Chantal Joffe on Charlotte Salomon
45 min
In Episode 19 of The Great Women Artists Podcast, Katy Hessel interviews one of the most important painters in the world, CHANTAL JOFFE on the great artist CHARLOTTE SALOMON!   And WOW was it amazing to interview Chantal in her London studio on Charlotte Salomon, the Jewish-born German artist who created one of the most important and powerful artworks of the 20th century, "Life? or Theatre?", which is currently on view at the Jewish Museum here in London: https://jewishmuseum.org.uk/exhibitions/charlotte-salomon/ Created between the years of 1941–43 when the young Salomon was living in Nice having escaped Berlin, "Life? or Theatre?" is a dramatised autobiography that uses sound, text, simple language, images, and music to give expression of Salomon’s struggle living in Berlin in the 1930s, and her experience during the war. It is the MOST moving, incredible, heartbreaking 'graphic novel' compiled of 769 small gouaches on paper which Salomon created when in hiding from Nazi oppressors.  The work is essentially a self portrait; storyboard; or intimate visual narrative of the artist’s existence: from a complicated family life, growing up in Berlin, the rise of the Nazis, to her exile to France, and to what ultimately led to her impending fate: age 26, five months pregnant, in Auschwitz. This challenging masterpiece tells the story of her life, with death looming from the start. In pre-first world war Berlin, a young woman called Charlotte – the artist’s aunt who she’s named after – drowns herself, and as the story unfolds, we discover many more mental health issues and sadness in the artist’s family. But Charlotte carries on, as if always seeing the positive in this ever glooming light which seems madness to even be seen as real life, as emphasised by its title.  Chantal speaks so beautifully in this episode, enlightening us about Charlotte and her experience visiting this week. Placing a particular emphasis on the redemptive power of art. When I asked Chantal why she thought the young Salomon created "Life? or Theatre?", she responded: "She just had no choice and the minute she's picked up, brush, she was safe. Suddenly it saved her and that's why we see such speed is in those drawings". Thank you for listening!! This episode is sponsored by the National Art Pass and the Affordable Art Fair! @artfund: https://www.artfund.org/katy-hessel To receive a free tote bag with your National Art Pass, enter the code GREAT at checkout!  @affordableartfairuk: https://affordableartfair.com/ Follow us: Katy Hessel: @thegreatwomenartists / @katy.hessel Sound editing by Amber Miller (@amber_m.iller) Artwork by @thisisaliceskinner Music by Ben Wetherfield https://www.thegreatwomenartists.com/
Talk Art
Talk Art
Russell Tovey and Robert Diament
Tyler Mitchell
TALK ART returns for SEASON 8!!! YES, lucky number EIGHT!!! Russell & Robert meet Tyler Mitchell (American, b. 1995), the leading photographer and filmmaker in London where he's been working recently! Based in Brooklyn, Mitchell works across many genres to explore and document a new aesthetic of Blackness. His work is regularly published in avant-garde magazines, commissioned by prominent fashion houses, and exhibited in top tier institutions. One of our favourite galleries, Jack Shainman, New York recently announced Tyler has joined their artist roster!   In 2018 Tyler Mitchell made history as the first Black photographer to shoot a cover of American Vogue for Beyoncé’s appearance in the September issue. In 2019 a portrait from this series was acquired by The Smithsonian National Portrait Gallery for its permanent collection. This, alongside many other accomplishments, has established Mitchell as one of the most closely watched up-and-coming talents in image making today. His first solo exhibition ‘I Can Make You Feel Good’ at Foam Fotografiemuseum Amsterdam (2019) premiered video works including ‘Idyllic Space.’ An iteration of this show is now on view at the International Center of Photography (ICP) in New York. Tyler has lectured at a number of institutions on the politics of image making including Harvard University, Paris Photo and the International Center of Photography (ICP).   In 2020 Mitchell was announced as the recipient of the Gordon Parks Fellowship which will support a new project that reflects and draws inspiration from Parks’ central themes of representation and social justice. Mitchell’s fellowship will culminate in an exhibition of the new works at the Gordon Parks Foundation Gallery in Pleasantville, NY.  Check out Tyler's official website: www.TylerMitchell.co and Follow Tyler's instagram @tylersphotos. Order his books from the official ICMYFG.com store and view his work at his new gallery Jack Shainman, New York. For images of all artworks discussed in this episode visit @TalkArt. Talk Art theme music by Jack Northover @JackNorthoverMusic courtesy of HowlTown.com We've just joined Twitter too @TalkArt. If you've enjoyed this episode PLEASE leave us your feedback and maybe 5 stars if we're worthy in the Apple Podcast store. Thank you for listening to Talk Art, we will be back very soon. For all requests, please email talkart@independenttalent.com   See acast.com/privacy for privacy and opt-out information.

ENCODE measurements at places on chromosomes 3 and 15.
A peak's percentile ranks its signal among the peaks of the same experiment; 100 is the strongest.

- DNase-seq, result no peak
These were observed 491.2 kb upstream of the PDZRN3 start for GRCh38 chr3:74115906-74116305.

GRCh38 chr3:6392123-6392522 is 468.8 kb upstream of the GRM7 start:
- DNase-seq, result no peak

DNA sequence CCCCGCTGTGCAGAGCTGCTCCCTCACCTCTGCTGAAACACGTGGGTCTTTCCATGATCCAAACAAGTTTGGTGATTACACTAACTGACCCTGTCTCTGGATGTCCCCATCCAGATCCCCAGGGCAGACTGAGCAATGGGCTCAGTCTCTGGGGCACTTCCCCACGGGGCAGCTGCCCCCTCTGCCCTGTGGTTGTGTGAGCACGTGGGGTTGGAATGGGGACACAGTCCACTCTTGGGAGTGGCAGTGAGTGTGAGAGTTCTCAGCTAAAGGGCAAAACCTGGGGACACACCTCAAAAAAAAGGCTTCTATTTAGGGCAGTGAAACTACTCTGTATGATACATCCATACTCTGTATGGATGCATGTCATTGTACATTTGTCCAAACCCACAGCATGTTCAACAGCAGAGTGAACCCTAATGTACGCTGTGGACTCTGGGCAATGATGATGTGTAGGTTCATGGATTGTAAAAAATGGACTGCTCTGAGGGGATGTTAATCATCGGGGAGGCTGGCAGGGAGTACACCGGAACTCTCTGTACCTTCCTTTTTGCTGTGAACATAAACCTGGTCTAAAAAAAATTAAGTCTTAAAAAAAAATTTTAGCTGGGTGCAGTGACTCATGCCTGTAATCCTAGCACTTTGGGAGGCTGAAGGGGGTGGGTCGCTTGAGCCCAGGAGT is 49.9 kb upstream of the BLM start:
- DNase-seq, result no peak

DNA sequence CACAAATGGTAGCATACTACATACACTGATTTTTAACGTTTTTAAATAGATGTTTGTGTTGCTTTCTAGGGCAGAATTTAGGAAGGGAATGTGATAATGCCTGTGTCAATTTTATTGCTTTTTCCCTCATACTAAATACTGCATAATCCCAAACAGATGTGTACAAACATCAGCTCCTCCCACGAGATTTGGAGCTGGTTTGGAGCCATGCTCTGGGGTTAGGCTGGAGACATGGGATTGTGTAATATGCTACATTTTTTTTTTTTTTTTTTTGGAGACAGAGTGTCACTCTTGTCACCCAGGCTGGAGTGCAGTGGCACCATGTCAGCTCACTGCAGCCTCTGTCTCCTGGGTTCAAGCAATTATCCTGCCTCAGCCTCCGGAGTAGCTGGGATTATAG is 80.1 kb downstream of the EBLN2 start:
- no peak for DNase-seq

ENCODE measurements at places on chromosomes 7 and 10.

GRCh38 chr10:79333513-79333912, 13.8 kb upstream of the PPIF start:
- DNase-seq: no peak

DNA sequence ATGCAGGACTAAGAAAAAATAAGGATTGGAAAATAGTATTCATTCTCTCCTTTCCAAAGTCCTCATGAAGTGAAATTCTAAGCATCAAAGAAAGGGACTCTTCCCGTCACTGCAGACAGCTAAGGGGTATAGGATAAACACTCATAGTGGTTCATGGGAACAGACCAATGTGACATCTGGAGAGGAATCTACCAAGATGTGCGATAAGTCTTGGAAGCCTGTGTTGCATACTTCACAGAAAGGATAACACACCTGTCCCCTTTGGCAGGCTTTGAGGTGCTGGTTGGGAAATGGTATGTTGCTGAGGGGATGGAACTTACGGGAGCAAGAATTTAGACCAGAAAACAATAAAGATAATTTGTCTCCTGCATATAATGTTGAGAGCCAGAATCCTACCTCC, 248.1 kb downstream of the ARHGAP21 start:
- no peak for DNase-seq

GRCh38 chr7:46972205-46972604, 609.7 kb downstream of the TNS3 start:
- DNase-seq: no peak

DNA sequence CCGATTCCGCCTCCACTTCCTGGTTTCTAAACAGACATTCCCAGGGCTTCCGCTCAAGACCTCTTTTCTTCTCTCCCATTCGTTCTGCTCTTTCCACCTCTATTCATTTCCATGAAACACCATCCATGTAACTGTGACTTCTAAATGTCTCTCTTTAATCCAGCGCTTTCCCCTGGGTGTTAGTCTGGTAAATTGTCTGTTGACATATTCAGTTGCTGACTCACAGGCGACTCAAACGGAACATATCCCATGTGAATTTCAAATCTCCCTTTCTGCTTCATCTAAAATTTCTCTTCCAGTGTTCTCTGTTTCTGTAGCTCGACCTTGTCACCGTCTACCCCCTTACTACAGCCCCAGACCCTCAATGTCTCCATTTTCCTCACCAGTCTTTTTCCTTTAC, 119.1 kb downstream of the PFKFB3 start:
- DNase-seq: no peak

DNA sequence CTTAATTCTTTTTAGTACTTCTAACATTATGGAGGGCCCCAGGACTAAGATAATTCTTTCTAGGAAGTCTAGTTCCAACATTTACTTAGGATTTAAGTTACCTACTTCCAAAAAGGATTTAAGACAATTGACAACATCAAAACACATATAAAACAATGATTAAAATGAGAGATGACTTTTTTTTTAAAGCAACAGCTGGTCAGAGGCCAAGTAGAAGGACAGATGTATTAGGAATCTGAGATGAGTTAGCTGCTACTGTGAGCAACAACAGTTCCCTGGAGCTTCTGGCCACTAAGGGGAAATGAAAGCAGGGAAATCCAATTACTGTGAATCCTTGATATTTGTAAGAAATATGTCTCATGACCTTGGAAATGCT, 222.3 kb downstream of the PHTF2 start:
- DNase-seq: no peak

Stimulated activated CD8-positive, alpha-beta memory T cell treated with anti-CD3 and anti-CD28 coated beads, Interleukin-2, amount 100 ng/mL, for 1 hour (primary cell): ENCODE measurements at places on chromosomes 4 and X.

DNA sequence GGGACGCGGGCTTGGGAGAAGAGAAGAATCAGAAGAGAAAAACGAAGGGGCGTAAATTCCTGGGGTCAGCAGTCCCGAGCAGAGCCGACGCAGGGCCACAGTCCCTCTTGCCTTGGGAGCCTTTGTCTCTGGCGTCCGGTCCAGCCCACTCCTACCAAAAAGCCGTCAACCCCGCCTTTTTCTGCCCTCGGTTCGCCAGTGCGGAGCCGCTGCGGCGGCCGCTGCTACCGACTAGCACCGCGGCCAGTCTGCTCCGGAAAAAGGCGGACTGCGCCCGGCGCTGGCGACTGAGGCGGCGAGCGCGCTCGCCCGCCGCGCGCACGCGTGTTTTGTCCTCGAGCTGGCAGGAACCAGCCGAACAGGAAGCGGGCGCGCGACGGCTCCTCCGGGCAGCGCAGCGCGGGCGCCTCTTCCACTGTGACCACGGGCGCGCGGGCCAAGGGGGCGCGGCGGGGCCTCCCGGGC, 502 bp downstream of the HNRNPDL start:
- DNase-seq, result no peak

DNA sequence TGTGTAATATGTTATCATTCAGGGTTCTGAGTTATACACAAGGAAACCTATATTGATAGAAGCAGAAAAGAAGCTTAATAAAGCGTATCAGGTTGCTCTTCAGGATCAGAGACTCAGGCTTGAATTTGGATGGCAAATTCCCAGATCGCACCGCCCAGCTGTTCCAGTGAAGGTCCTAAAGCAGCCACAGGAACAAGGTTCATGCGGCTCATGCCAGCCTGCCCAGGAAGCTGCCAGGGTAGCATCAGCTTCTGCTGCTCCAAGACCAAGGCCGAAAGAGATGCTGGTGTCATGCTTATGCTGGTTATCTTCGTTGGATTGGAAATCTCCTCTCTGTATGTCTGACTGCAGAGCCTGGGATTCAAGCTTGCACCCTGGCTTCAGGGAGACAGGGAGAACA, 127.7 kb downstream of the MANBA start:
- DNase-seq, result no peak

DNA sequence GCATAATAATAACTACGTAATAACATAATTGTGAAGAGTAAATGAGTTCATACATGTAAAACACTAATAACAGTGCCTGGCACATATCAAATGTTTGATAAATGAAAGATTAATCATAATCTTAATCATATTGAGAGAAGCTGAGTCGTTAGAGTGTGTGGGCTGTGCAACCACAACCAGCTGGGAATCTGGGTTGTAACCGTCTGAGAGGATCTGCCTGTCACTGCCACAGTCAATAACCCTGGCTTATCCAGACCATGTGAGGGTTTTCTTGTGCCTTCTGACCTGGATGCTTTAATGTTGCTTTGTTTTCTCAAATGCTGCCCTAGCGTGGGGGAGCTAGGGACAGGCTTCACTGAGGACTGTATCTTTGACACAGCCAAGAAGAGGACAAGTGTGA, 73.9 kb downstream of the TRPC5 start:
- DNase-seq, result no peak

1 hr 8 min
The Book Club Review
The Book Club Review
The Book Club Review
81. The Memory Police by Yoko Ogawa